Wednesday, August 27, 2008

Wednesday's Words for August 27, 2008

I try very hard to steer clear of issues and debates that can be extremely polarizing. For example, under the heading of topics I will never address in my weekly essay is the current election campaign being waged in the United States. Well, there was that one essay on the differences in the lengths of our respective countries’ campaigns, but that was as far as I’ll go.

I am a Canadian, but I do pay attention to American politics. The United States is the leader of the world and our closest neighbour, so why wouldn’t I? And I do have opinions on the race now underway, but it’s not for discussion here. In point of fact, it’s really none of my business.

As those of you who read my essay last July on our visit to Dallas know, I remember exactly where I was when I heard of the death of President John Kennedy. And, I was watching television when the announcement of ‘breaking news’ was made that Senator Robert Kennedy had been shot. Having only been 9 years old when the President was killed, and 14 when the Senator died, my imagination was captured by this incomparable family.

I have been watching the American National Political Conventions every four years since 1968. This year is no exception, which brings me to the topic of this essay.

Do you know what I found myself remembering from my early reading of the Kennedys when the video tribute to Senator Kennedy played? They had a sailing yacht called “The Ten Of Us”; but when Teddy was born, his father went out and got another boat and called it “The One More.” I think the reason that came to mind is that he is now one of only three of those eleven still living.

I don’t think I have ever witnessed a greater display of commitment to cause than I saw Monday night, as Senator Edward M. Kennedy addressed the Democratic Convention. Yes, there was a moment or two when he faltered slightly. But his speech held everything I’ve come to expect from him over the years: there was verve, there was power, and there was faith. The art of oratory is almost a lost one, but Senator Edward Kennedy is a master of the craft. And whether or not you agree with his politics, you cannot deny he is a man who loves his country, and that he has spent his life in service to it.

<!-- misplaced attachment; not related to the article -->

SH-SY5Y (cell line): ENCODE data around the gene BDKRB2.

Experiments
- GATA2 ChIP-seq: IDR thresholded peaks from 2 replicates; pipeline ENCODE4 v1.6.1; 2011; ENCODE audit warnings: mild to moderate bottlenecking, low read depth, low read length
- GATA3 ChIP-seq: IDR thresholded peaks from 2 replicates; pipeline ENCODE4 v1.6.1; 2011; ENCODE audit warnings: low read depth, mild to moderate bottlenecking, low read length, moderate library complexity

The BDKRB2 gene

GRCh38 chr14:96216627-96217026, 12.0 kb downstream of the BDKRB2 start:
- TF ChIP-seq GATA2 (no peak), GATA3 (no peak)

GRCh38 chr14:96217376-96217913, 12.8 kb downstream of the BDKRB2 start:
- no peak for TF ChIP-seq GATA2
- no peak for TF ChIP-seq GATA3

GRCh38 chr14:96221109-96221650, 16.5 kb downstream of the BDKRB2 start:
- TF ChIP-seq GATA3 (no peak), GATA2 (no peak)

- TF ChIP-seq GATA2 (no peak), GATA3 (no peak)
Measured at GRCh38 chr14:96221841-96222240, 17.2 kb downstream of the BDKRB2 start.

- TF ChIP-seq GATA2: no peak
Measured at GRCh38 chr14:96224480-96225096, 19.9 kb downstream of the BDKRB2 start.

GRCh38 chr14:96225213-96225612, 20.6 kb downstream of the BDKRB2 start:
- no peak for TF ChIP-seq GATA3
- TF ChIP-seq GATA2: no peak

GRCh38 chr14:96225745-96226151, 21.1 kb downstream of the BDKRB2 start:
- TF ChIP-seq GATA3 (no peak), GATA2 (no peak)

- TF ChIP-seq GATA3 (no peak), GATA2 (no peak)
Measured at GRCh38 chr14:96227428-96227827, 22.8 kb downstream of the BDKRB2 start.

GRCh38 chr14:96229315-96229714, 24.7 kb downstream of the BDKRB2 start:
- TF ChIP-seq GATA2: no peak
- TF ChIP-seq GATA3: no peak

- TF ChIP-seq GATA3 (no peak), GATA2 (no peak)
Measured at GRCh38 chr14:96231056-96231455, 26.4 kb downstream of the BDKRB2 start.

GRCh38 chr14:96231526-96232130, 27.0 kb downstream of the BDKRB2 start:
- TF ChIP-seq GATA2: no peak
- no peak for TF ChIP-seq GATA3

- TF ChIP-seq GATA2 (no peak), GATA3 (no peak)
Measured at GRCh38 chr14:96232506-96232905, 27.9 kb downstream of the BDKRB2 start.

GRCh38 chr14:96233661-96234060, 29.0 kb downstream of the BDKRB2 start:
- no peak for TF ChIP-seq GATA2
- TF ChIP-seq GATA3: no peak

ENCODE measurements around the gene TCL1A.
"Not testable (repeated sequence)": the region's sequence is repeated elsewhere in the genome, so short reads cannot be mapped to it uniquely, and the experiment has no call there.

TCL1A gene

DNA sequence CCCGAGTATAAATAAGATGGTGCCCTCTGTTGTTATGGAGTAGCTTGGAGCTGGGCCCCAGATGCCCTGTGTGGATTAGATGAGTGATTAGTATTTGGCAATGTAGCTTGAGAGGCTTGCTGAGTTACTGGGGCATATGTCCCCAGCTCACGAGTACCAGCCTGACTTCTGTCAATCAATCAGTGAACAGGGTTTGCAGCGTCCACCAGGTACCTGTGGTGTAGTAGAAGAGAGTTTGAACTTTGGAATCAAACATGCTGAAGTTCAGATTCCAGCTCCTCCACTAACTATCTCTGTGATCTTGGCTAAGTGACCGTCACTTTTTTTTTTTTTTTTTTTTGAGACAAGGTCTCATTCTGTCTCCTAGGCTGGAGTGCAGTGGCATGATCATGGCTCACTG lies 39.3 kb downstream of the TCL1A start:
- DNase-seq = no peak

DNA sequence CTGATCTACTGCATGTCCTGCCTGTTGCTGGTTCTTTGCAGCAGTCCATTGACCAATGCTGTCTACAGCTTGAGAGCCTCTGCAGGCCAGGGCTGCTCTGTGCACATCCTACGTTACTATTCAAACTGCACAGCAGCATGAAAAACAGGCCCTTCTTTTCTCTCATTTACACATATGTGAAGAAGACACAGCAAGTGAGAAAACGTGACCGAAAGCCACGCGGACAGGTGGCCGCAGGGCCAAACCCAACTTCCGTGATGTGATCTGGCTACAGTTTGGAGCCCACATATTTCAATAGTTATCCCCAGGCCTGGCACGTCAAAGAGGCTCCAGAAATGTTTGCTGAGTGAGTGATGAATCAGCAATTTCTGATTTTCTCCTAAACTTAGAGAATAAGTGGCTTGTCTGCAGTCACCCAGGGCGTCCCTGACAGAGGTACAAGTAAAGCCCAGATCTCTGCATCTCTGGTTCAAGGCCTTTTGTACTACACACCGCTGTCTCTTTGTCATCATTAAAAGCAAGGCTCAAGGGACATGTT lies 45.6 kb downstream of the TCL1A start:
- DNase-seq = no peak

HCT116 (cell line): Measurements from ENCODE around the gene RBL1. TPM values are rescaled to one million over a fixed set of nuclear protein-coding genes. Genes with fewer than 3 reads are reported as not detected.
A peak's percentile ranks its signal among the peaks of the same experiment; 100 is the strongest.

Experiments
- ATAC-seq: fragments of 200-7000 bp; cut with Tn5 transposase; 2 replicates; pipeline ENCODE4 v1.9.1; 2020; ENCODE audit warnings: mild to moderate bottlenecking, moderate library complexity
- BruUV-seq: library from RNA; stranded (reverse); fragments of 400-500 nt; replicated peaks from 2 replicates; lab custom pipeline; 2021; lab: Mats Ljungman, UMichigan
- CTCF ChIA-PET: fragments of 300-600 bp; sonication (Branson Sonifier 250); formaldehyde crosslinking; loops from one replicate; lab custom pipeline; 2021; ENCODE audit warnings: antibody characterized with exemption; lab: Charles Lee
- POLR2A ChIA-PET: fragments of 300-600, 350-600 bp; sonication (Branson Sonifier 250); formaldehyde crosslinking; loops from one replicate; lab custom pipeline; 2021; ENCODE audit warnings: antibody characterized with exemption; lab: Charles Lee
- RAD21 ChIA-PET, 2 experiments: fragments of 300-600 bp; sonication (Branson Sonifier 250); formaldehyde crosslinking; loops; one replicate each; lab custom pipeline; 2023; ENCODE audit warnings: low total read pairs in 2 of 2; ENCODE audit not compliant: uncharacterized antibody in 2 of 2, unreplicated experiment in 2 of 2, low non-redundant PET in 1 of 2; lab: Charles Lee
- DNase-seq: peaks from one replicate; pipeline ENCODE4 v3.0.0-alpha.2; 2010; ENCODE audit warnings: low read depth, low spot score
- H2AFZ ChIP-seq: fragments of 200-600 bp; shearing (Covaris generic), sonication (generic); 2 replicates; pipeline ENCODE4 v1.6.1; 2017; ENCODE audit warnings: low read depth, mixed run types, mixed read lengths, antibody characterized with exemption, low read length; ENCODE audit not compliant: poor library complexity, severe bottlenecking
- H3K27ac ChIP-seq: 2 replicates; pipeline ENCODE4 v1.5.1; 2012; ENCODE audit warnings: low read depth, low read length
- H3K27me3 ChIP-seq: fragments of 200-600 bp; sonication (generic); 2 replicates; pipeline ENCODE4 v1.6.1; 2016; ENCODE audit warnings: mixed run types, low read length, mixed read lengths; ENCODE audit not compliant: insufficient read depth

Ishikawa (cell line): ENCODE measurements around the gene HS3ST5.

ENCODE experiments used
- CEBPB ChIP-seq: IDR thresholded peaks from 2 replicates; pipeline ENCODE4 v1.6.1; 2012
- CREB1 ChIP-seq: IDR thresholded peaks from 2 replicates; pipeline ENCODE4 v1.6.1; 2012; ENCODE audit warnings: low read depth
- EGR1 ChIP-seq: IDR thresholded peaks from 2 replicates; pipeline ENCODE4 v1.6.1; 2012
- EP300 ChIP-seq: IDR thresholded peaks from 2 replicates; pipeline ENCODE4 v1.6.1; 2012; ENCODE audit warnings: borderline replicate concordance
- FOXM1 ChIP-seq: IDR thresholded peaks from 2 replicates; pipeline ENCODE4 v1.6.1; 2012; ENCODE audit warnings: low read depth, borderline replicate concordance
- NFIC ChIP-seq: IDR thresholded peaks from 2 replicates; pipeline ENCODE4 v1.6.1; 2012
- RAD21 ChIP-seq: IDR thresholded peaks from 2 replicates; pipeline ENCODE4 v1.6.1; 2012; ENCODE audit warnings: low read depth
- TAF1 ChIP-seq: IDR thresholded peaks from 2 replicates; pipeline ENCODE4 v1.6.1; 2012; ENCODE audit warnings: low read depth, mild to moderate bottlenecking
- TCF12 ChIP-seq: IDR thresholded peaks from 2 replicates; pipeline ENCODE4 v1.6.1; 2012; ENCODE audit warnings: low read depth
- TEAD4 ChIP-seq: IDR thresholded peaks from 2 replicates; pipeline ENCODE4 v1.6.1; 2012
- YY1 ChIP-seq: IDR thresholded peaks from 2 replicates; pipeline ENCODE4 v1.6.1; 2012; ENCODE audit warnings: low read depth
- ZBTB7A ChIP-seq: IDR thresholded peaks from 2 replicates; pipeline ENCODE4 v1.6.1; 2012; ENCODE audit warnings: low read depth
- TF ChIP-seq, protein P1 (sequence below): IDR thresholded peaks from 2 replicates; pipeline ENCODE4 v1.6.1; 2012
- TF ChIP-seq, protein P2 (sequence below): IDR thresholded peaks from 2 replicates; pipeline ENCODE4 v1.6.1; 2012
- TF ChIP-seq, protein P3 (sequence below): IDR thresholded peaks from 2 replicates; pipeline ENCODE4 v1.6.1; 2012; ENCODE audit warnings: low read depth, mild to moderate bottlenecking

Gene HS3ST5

He didn’t have to do that, really. His father left him well financed. He’d watched his three older brothers stand to serve—one in war time, two in time of peace—and he watched as one by one they fell because of it. Who would have blamed him if he’d chosen to live the life of a recluse, enjoying the means he was born into?

And yet he has served in the United States Senate for more than forty-five years. That is longer than most of us expect to be active in our careers. And while he has from time to time been surrounded by controversy, he has also been steadfast in speaking out for issues that matter most to him.

His appearance in such a public venue at a time when he is struggling with dreadful health issues is further testament to his passionate love for his country and belief in his ideals. I doubt one man in a hundred, having undergone brain surgery, chemo therapy and radiation would have been capable of that appearance or that speech.

In these modern times, when phrases like ‘personal space’, ‘comfort zone’ and ‘me time’ litter our lexicon like so many discarded candy wrappers , it’s good to have an example like Senator Kennedy to remind us what ‘giving back’ is really all about. Too often, we become so concerned with our own personal comfort, that we miss opportunities to make a difference.

And it’s making a difference that life is really all about—in my opinion, at any rate.


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